Medicine Ball Throws and Circuit Training
Medicine ball training can serve to assist with training objectives in sports performance. Adding medicine ball exercises as part of the active dynamic routine can help improve overall athletic ability. In addition, medicine ball throws can be part of circuit training for athletes.
In most warm up routines, athletes start with general movements to warm up the body and prepare for the rigors of training. Adding a medicine ball to some of the basic active warm up exercises can add an extra element of strength, stability and balance.
The activities can be used in a short routine for a warm up, for example 10 exercises for 10 repetitions. For an endurance work out, the athlete can do several sets of the 10 exercises to build the stamina needed for longer time frames, such as cross country running. In a speed and power activity like the shot put, 100 repetitions of the dynamic warm up routine is all the is needed before the event specific warm up begins.
With circuit training, incorporating medicine ball throws with plyometric activities and torso exercises helps build overall athletic ability. With sports requiring more endurance, circuit training can be used with repeated throws, jumps and torso exercises as a total body workout.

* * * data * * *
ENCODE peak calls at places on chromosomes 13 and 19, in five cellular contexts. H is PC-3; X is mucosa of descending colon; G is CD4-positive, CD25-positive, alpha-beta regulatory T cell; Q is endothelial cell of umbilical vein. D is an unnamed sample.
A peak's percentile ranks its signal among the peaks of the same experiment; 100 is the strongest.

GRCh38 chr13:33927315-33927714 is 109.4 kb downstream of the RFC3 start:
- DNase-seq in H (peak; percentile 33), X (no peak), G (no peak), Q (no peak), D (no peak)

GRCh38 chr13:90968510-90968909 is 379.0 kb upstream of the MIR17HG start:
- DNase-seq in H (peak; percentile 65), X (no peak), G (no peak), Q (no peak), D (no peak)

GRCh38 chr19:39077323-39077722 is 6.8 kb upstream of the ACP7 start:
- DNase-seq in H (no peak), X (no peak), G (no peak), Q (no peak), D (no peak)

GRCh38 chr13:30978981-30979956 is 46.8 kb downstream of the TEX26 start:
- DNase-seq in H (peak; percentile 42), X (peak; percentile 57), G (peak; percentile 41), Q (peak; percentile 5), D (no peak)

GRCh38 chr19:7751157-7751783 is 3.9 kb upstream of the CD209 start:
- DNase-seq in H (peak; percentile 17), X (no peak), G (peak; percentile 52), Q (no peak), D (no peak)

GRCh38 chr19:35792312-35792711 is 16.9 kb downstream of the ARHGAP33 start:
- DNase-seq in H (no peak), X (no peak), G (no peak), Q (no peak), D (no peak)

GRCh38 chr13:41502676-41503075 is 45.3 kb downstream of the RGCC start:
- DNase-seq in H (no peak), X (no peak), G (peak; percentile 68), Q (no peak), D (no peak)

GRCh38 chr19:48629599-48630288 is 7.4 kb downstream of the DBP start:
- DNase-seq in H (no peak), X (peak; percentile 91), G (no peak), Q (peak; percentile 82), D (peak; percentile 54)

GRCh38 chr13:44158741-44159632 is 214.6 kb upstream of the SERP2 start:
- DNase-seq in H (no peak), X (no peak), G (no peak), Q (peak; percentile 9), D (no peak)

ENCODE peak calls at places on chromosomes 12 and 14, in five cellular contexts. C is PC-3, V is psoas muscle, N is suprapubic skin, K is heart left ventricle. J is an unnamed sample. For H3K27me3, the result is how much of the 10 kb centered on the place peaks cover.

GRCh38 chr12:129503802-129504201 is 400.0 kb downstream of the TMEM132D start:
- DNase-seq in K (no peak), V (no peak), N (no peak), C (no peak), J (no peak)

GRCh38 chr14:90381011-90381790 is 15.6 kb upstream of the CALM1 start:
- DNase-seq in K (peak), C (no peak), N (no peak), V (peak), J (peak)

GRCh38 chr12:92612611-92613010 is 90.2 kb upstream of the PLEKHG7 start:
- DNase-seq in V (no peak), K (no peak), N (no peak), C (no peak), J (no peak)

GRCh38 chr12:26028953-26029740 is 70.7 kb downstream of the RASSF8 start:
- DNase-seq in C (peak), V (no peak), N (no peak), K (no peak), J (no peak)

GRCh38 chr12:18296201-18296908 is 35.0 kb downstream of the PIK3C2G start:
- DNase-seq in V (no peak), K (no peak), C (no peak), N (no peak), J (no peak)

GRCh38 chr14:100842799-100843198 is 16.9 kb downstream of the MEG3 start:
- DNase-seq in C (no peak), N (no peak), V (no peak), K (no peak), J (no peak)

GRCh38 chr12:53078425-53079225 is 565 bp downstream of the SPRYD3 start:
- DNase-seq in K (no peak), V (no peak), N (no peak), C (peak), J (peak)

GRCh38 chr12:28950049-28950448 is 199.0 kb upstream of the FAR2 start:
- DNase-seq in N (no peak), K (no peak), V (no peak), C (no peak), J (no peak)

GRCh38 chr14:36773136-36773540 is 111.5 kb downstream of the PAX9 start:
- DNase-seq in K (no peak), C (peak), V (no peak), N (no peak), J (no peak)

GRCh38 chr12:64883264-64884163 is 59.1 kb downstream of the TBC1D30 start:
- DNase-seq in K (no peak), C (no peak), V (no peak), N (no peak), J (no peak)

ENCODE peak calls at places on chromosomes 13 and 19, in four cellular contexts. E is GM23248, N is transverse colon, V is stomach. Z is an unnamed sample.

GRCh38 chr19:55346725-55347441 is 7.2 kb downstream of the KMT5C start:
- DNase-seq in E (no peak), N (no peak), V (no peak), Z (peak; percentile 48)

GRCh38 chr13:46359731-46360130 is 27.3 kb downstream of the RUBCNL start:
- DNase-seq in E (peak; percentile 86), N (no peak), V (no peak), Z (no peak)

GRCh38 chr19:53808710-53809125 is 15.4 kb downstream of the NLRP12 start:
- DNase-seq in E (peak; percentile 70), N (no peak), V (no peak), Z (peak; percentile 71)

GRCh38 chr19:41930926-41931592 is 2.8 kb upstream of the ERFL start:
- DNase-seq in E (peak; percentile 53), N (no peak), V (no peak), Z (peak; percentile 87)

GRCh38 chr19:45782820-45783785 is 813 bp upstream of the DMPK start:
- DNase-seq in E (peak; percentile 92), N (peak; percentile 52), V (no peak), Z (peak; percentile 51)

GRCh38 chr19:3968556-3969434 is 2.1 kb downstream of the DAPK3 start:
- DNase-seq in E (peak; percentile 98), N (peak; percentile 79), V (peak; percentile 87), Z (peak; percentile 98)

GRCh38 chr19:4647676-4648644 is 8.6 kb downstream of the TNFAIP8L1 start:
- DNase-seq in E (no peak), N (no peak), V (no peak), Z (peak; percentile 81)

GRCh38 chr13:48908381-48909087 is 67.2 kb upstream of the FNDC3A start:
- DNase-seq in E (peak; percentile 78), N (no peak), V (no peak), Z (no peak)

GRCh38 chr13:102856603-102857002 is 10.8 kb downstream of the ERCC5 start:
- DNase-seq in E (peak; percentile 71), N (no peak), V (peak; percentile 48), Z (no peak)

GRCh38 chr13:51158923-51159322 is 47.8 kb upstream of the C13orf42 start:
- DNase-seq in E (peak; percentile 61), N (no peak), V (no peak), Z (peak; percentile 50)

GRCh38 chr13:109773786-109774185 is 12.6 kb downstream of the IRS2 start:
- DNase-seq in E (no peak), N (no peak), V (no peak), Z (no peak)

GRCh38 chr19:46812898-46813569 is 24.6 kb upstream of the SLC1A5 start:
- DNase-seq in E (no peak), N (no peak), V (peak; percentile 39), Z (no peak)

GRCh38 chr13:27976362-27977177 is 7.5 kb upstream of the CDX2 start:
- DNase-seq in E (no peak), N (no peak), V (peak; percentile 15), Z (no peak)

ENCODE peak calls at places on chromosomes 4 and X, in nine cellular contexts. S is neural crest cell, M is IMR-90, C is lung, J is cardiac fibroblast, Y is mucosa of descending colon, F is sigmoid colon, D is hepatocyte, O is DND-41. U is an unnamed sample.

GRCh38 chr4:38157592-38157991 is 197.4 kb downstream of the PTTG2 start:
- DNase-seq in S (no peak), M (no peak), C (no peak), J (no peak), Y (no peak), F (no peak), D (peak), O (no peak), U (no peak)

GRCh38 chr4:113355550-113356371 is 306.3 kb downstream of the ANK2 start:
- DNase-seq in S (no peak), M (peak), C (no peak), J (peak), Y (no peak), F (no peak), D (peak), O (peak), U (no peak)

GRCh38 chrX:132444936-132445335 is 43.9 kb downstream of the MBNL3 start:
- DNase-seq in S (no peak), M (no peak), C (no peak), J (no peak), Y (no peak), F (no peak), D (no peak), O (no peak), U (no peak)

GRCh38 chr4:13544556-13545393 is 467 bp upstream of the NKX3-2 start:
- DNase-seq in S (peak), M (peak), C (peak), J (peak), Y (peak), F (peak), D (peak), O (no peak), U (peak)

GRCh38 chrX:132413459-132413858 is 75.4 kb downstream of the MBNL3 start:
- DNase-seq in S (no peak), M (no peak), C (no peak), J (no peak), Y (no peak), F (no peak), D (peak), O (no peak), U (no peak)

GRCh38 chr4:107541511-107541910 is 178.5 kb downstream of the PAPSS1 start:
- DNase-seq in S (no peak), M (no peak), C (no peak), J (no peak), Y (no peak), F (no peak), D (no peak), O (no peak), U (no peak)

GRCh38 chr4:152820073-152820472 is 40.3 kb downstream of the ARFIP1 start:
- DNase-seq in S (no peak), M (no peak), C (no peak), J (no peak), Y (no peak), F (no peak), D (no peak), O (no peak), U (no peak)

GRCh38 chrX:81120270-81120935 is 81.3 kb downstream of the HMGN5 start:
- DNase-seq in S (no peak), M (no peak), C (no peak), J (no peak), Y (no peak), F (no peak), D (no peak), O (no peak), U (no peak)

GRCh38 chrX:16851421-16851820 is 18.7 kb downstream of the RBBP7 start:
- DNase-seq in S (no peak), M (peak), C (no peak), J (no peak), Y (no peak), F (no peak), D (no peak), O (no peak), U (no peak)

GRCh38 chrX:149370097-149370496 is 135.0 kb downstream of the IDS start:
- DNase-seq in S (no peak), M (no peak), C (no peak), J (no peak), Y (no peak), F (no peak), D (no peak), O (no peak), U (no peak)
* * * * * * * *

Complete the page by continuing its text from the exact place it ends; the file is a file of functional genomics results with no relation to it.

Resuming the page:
Athletes with lower strength to body weight ratios: circuit training can be used with bodyweight exercises to help develop strength for athletes that are not quite ready for free weight training.
Athletes can use also circuit training to develop work capacity. In the early stages of the season when training sprinters, for example, a circuit that includes medicine ball throws can be used for general conditioning. A total body circuit for the runner can include a three-part routine: medicine ball throws, plyometric training and torso work. For work capacity a routine; 20 repetitions of three exercises for five sets will help build the endurance needed for longer training sessions during the season.
When training with medicine balls keep in mind the objective of the exercise and the placement of the activities in the training routine.
Medicine ball routines can develop strength, speed, stability, flexibility, technique and many other qualities that help athletes succeed.
During all phases of our training, you will find Big Ten Champions and All-Americans throwing medicine balls as a daily part of the regimen. Sprinters, jumpers, throwers and distance runners all use medicine ball training to improve bio-motor abilities. The speed, power and other benefits from using medicine ball throws has help the University of Iowa win individual and team championships.
>Circuit Training Ideas
- Single leg alternate jumps on a box
- Side throws
- Double leg box jumps
- Hammer style throws
- Standing twist with a plate
- Side single leg alternate jumps on a box
- Shot put style throws
- Supine plate twist